How Will a Supplier’s Factory Fire Affect Apple Inc.? – Motley Fool
According to analysts with research firm BlueFin Research Partners (by way of Barron’s), a “small fire” broke out in the basement of the clean room in ST Microelectronics’ manufacturing plant, commonly referred to in the chip industry as a fab, short for “fabrication plant,” in Crolles, France.
“This fab is the sole manufacturing facility for 3D sensors” at ST Microelectronics, the analysts explain, adding that this “incident has currently shut down the facility” and that their research “indicates [that] it could take several weeks to requalify the fab and resume production.”
To make matters worse, the analysts say these 3D sensors have a “long production cycle time” and “relatively low yield rate.” BlueFin says these factors “will make it difficult to get back on their production schedule target with each day that the fab is incapacitated.”
Let’s go over what the implications to Apple’s upcoming premium iPhone could be.
Understanding the problem
It’s important to understand that in the chip industry, it takes a long time to go from a blank silicon wafer to a fully processed one with usable chips on it. The time it takes for the wafer to go through the manufacturing process is called the “cycle time.”
Cycle time is typically about three months, give or take, depending on several factors. According to BlueFin, ST Micro’s 3D sensors have a “long production cycle time,” so it might take more like four months for these 3D sensors to be manufactured.
If the fab is taken offline for a significant amount of time, that pushes out the entire chip production schedule. What this ultimately could mean, then, is that Apple won’t be able to build as many iPhones as it had originally planned to ahead of the launch.
What is Apple to do?
The BlueFin analysts say they “believe it is likely that [Apple] and [ST Micro] are assessing the impact to the schedule and are working on a recovery plan.” Additionally, they say they “have yet to see any corresponding push out of the iPhone 8/X builds with the rest of the supply chain.”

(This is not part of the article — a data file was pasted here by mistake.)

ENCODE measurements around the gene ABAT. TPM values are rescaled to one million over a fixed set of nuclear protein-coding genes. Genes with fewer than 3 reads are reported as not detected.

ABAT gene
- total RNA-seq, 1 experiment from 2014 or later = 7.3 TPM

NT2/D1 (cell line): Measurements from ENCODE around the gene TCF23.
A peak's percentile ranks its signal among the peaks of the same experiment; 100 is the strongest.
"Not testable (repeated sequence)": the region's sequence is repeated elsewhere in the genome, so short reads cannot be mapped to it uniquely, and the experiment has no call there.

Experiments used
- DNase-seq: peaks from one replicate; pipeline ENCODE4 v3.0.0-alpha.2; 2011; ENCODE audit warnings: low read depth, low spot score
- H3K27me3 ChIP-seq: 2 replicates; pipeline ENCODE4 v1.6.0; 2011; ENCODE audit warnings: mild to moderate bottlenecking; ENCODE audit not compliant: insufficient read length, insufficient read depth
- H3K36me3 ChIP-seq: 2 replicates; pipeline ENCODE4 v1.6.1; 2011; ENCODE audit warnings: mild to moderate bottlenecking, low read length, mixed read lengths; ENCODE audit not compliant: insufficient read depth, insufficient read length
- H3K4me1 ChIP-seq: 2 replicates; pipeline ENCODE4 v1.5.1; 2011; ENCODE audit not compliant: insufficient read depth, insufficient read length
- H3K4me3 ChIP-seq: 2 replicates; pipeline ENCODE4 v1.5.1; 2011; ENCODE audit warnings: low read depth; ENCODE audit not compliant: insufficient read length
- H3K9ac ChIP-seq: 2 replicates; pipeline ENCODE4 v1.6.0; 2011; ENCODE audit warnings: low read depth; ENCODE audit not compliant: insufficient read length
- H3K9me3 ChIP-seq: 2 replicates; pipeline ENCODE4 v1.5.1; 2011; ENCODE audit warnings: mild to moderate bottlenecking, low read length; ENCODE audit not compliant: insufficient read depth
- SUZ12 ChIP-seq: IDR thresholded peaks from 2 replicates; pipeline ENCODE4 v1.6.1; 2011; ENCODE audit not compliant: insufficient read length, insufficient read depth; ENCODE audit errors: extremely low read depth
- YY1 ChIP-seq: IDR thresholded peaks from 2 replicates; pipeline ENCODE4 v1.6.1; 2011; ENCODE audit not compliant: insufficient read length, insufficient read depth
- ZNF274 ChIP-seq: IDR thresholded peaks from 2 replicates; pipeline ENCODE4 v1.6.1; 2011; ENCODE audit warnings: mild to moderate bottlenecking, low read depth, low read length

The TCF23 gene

To be blunt, I could see Apple simply going along with its product launches as expected and simply having customers order the phones, even if it means that those customers must wait several weeks for their devices to come in.
You may recall that Apple faced manufacturing yield issues on its iPhone 7 and iPhone 7 Plus devices in jet black. It took a while before everyone’s orders were fulfilled, but people got their orders in, they waited, and they eventually got them.
And, of course, Apple reached supply/demand balance for all its iPhone models by January.
Designing and building innovative devices with a whole host of new and possibly difficult-to-manufacture components isn’t easy, and companies that try to stay at the forefront of device innovation are necessarily going to face challenges in bringing new products to market.
That’s just the reality of the situation, and investors need to get comfortable with that.
The fire at ST Micro’s fab is unfortunate, and it’s a headache that both Apple and ST Micro could have gone without, but I have confidence that the experienced professionals at both companies will do their best to contain the situation and launch the new iPhones as soon as practicable.